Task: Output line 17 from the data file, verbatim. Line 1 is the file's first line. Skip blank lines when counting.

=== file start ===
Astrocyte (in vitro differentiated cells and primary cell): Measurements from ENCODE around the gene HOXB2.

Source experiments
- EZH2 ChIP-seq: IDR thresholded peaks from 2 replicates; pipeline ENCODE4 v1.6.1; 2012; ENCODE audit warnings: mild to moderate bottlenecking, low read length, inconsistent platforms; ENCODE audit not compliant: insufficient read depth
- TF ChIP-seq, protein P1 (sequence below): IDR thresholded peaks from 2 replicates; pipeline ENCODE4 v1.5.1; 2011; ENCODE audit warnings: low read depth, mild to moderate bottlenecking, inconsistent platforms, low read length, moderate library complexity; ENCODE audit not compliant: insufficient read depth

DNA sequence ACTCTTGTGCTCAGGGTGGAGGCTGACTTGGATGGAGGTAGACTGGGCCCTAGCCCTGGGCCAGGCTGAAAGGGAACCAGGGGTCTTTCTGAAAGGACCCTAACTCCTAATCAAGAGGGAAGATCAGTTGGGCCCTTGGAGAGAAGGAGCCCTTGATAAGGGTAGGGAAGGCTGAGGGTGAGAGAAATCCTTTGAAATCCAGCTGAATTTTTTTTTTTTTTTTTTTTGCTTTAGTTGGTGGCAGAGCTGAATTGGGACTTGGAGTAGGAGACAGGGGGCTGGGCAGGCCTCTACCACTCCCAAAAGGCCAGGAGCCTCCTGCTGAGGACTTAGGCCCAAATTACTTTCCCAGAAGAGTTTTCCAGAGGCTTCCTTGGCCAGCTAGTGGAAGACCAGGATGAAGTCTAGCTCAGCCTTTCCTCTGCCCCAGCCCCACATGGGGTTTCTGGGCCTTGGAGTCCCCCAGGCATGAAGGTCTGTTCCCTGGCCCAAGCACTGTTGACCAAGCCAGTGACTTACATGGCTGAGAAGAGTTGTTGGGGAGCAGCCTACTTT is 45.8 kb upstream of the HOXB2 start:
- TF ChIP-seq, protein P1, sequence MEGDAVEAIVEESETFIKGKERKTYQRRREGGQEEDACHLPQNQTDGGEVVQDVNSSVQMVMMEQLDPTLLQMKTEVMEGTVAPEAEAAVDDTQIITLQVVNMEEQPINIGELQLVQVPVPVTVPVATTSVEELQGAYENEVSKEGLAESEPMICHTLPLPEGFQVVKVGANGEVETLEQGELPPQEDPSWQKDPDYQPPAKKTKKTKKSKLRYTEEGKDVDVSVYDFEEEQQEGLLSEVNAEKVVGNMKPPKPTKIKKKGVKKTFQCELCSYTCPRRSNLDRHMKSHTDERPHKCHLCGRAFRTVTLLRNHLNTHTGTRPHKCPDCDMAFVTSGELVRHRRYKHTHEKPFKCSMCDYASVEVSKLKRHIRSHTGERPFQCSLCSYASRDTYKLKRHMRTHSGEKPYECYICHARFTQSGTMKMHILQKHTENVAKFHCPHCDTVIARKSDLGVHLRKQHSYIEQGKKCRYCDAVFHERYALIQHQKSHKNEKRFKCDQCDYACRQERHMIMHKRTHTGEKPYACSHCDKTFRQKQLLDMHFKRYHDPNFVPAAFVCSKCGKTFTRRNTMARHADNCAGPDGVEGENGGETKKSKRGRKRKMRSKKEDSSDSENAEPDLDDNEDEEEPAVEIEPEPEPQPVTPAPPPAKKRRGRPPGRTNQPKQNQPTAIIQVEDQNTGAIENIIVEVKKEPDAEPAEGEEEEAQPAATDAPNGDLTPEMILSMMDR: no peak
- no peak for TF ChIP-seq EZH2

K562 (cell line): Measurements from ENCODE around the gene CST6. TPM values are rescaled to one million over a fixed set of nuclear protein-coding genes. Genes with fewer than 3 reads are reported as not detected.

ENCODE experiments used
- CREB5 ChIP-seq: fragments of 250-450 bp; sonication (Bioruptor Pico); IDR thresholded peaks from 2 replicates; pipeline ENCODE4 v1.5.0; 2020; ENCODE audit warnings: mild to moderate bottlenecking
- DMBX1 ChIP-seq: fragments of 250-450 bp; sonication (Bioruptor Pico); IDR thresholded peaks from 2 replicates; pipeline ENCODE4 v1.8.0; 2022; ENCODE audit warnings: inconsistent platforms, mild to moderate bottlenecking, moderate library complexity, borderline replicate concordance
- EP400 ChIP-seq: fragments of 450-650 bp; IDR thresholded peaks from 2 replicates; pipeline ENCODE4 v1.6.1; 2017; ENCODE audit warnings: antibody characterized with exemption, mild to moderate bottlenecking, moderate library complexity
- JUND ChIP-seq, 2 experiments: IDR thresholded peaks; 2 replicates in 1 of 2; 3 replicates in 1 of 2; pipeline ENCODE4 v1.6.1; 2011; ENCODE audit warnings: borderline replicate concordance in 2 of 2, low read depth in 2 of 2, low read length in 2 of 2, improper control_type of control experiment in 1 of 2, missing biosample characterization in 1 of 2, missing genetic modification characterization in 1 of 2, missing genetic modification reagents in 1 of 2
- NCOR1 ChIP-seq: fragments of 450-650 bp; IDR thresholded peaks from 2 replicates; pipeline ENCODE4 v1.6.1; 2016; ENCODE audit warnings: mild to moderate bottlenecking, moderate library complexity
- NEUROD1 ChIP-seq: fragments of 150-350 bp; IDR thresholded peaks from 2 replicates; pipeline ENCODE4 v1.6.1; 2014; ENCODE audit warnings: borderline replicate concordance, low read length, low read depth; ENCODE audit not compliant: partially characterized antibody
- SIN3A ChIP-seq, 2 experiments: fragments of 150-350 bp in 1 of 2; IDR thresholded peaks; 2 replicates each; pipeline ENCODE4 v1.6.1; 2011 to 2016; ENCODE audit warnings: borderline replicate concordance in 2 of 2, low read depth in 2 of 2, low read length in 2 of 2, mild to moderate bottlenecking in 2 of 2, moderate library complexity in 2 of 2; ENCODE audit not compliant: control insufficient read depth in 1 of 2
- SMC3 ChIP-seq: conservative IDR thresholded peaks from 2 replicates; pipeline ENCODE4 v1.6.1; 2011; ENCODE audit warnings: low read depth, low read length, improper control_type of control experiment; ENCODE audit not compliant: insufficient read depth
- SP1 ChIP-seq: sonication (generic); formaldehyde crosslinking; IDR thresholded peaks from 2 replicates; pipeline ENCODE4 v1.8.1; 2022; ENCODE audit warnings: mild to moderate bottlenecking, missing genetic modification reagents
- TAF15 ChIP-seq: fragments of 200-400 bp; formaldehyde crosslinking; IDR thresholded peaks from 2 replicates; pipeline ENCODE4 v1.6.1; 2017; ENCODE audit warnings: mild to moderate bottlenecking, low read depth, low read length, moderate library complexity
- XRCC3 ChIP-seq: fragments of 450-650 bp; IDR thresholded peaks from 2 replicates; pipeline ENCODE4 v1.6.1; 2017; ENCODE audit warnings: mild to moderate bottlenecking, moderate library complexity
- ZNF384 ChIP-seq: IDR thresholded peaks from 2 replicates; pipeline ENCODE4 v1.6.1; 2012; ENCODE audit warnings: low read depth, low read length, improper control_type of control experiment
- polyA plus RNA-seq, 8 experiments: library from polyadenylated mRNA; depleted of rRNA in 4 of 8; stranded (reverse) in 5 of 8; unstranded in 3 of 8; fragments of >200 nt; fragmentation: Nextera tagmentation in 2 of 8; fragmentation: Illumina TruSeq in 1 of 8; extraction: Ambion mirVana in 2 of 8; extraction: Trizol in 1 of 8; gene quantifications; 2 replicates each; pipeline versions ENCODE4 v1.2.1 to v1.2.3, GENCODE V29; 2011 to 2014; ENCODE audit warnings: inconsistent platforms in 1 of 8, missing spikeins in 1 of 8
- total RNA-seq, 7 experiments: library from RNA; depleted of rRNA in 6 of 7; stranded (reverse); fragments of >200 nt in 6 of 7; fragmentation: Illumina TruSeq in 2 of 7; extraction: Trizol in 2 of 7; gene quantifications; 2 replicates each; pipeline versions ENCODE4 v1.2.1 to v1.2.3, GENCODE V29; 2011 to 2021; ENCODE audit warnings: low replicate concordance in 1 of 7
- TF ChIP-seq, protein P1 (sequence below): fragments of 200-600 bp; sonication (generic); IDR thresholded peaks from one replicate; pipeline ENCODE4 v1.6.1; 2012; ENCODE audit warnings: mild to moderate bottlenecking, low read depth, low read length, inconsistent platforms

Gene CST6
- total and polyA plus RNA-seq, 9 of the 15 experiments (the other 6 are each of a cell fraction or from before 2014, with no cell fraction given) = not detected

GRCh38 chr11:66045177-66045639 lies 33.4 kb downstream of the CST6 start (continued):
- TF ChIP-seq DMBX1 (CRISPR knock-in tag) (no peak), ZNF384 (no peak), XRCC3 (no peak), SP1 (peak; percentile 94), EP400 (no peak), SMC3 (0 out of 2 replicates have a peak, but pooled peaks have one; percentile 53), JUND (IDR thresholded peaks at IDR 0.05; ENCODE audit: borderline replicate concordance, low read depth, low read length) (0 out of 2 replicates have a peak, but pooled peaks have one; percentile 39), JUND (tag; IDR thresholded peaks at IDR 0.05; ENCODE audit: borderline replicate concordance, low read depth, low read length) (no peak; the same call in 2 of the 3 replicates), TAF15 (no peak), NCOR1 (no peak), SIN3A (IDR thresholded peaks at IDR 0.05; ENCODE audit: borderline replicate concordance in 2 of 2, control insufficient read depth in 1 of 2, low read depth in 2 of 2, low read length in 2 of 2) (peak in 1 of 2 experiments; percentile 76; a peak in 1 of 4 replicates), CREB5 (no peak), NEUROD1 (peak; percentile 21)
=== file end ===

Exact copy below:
- SMC3 ChIP-seq: conservative IDR thresholded peaks from 2 replicates; pipeline ENCODE4 v1.6.1; 2011; ENCODE audit warnings: low read depth, low read length, improper control_type of control experiment; ENCODE audit not compliant: insufficient read depth